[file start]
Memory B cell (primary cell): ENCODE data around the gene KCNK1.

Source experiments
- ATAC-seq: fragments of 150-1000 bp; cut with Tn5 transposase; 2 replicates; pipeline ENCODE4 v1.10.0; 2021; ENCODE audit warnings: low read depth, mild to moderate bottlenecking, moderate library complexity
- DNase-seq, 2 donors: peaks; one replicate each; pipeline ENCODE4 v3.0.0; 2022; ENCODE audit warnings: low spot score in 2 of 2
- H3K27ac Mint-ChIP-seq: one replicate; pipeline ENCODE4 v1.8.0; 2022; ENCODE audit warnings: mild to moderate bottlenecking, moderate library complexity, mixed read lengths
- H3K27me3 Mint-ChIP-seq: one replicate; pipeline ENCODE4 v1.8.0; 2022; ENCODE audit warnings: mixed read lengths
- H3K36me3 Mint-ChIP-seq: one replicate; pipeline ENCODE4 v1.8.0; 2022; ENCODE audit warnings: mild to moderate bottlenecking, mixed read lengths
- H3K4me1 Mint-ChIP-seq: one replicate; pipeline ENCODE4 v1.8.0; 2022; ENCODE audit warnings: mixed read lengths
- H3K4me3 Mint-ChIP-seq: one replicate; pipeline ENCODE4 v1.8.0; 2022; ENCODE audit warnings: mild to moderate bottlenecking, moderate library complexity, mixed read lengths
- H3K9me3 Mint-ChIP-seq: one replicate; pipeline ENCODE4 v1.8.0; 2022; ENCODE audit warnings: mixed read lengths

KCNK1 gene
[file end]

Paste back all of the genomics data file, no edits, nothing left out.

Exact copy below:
Memory B cell (primary cell): ENCODE data around the gene KCNK1.

Source experiments
- ATAC-seq: fragments of 150-1000 bp; cut with Tn5 transposase; 2 replicates; pipeline ENCODE4 v1.10.0; 2021; ENCODE audit warnings: low read depth, mild to moderate bottlenecking, moderate library complexity
- DNase-seq, 2 donors: peaks; one replicate each; pipeline ENCODE4 v3.0.0; 2022; ENCODE audit warnings: low spot score in 2 of 2
- H3K27ac Mint-ChIP-seq: one replicate; pipeline ENCODE4 v1.8.0; 2022; ENCODE audit warnings: mild to moderate bottlenecking, moderate library complexity, mixed read lengths
- H3K27me3 Mint-ChIP-seq: one replicate; pipeline ENCODE4 v1.8.0; 2022; ENCODE audit warnings: mixed read lengths
- H3K36me3 Mint-ChIP-seq: one replicate; pipeline ENCODE4 v1.8.0; 2022; ENCODE audit warnings: mild to moderate bottlenecking, mixed read lengths
- H3K4me1 Mint-ChIP-seq: one replicate; pipeline ENCODE4 v1.8.0; 2022; ENCODE audit warnings: mixed read lengths
- H3K4me3 Mint-ChIP-seq: one replicate; pipeline ENCODE4 v1.8.0; 2022; ENCODE audit warnings: mild to moderate bottlenecking, moderate library complexity, mixed read lengths
- H3K9me3 Mint-ChIP-seq: one replicate; pipeline ENCODE4 v1.8.0; 2022; ENCODE audit warnings: mixed read lengths

KCNK1 gene